In January of 1860, Edward Palmer purchased 640 acres from David Bright, one of Stephen F. Austin’s “Old Three Hundred”, for $6,000 to create the Palmer Plantation. In October of that year, he was also elected Judge of the 7th Judicial District of Texas.
Two years later, in January of 1862, Judge Palmer died and was followed by his wife 3 years later, leaving the Palmer Plantation to their 14-year-old daughter, Bettie Palmer.
Following the Civil War, General Gordon Granger arrived in Galveston on June 19, 1865 and officially put an end to slavery in Texas. General Granger’s proclamation formed the basis for what are the annual “Juneteenth” festivities, which celebrate the end of slavery in Texas.
On an early summer day, the white overseer and Ed Gibbs, who had been the personal driver for Judge Palmer as well as leader of the slaves on the Palmer Plantation, gathered all of the workers together under the branches of this tree to explain that they were free. He further announced that planting and cultivation would continue and that they were welcome to stay on the Palmer land to live and work if they choose. The only type of wages they would receive would be a share of their crop.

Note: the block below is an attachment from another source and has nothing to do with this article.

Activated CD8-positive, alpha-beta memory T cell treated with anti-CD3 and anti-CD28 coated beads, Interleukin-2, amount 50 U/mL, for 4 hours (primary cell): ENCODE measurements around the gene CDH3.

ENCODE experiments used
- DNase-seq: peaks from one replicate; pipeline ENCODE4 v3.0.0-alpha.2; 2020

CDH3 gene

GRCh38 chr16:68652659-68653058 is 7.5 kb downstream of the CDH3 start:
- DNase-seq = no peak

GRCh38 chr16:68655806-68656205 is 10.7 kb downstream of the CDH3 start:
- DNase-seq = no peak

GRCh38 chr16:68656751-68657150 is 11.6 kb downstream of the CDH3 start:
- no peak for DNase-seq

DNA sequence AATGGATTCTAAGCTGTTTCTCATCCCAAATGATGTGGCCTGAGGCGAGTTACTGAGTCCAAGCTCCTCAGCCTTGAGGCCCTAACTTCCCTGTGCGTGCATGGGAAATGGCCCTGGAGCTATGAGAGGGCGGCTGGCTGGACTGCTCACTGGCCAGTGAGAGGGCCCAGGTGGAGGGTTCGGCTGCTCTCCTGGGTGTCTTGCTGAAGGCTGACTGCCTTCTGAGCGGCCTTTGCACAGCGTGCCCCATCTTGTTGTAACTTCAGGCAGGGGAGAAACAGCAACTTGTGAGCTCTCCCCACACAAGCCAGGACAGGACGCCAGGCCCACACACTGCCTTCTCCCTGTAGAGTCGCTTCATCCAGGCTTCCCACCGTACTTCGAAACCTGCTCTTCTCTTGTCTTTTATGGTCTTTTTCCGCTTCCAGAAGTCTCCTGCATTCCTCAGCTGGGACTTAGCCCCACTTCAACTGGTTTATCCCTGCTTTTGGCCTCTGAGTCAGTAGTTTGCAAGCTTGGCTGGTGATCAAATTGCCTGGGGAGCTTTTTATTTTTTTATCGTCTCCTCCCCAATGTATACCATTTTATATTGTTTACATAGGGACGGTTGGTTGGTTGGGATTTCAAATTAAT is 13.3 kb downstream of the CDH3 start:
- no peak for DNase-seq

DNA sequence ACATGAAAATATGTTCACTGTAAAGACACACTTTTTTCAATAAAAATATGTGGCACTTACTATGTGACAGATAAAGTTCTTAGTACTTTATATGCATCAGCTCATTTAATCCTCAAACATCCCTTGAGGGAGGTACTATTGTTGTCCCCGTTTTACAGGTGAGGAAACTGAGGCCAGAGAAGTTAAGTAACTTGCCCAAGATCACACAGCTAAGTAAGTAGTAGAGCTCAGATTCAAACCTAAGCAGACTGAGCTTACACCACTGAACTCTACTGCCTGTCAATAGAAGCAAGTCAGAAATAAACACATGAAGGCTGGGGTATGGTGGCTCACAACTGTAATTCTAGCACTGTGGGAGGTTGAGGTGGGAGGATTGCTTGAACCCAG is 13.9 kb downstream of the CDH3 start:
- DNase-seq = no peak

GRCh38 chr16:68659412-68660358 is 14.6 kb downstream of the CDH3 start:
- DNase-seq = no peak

It was in this light that slavery ended on the Palmer land beneath the spreading boughs of “The Freedom Tree”.